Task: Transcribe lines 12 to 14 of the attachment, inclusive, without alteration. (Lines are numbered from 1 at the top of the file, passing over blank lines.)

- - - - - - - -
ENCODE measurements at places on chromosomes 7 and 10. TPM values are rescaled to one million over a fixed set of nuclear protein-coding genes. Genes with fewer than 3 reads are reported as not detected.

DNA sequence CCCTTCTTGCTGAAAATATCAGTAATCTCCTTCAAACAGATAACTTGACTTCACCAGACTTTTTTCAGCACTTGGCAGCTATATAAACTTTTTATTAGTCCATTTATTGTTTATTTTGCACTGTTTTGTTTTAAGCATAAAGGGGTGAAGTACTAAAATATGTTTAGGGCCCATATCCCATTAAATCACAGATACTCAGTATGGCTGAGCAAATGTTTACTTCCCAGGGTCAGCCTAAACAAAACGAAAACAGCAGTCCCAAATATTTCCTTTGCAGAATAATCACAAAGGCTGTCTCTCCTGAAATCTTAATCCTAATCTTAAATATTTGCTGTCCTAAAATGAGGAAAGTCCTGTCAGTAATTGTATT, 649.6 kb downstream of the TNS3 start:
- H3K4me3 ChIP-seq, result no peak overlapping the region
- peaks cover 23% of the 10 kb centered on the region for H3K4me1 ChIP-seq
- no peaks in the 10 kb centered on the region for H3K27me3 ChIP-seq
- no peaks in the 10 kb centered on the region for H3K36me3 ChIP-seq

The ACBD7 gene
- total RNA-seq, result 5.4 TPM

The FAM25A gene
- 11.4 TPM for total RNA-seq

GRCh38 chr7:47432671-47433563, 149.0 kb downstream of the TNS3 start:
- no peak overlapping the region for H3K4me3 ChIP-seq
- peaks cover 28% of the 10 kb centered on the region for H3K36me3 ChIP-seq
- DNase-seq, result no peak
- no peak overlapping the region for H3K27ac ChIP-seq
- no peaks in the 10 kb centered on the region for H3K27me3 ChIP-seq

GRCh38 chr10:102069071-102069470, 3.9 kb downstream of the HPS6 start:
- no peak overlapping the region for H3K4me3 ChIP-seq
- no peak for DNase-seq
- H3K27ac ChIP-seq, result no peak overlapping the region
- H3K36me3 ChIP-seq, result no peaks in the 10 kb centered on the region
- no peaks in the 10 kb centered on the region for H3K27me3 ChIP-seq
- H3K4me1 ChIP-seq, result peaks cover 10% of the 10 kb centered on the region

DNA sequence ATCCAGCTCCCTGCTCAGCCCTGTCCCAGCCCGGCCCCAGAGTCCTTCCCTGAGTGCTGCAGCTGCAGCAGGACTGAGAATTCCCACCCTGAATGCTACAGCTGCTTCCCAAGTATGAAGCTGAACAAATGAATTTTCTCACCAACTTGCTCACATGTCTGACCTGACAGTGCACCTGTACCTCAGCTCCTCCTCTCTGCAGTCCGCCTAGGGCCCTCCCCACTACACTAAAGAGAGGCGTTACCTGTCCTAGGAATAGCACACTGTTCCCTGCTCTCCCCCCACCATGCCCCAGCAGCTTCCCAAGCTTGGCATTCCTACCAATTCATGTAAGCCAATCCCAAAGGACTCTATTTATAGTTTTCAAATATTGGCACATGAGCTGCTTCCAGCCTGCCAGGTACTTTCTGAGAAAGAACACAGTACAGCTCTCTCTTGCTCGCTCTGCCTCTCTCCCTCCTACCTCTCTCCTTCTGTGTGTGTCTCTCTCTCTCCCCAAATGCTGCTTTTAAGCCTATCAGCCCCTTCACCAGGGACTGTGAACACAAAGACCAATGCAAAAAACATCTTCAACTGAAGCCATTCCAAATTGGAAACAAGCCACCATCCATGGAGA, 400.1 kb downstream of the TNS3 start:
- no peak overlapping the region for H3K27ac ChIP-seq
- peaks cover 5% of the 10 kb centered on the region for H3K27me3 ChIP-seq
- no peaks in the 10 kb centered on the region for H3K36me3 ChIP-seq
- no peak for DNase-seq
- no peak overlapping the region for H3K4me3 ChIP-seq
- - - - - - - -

- no peak overlapping the region for H3K4me3 ChIP-seq
- peaks cover 28% of the 10 kb centered on the region for H3K36me3 ChIP-seq
- DNase-seq, result no peak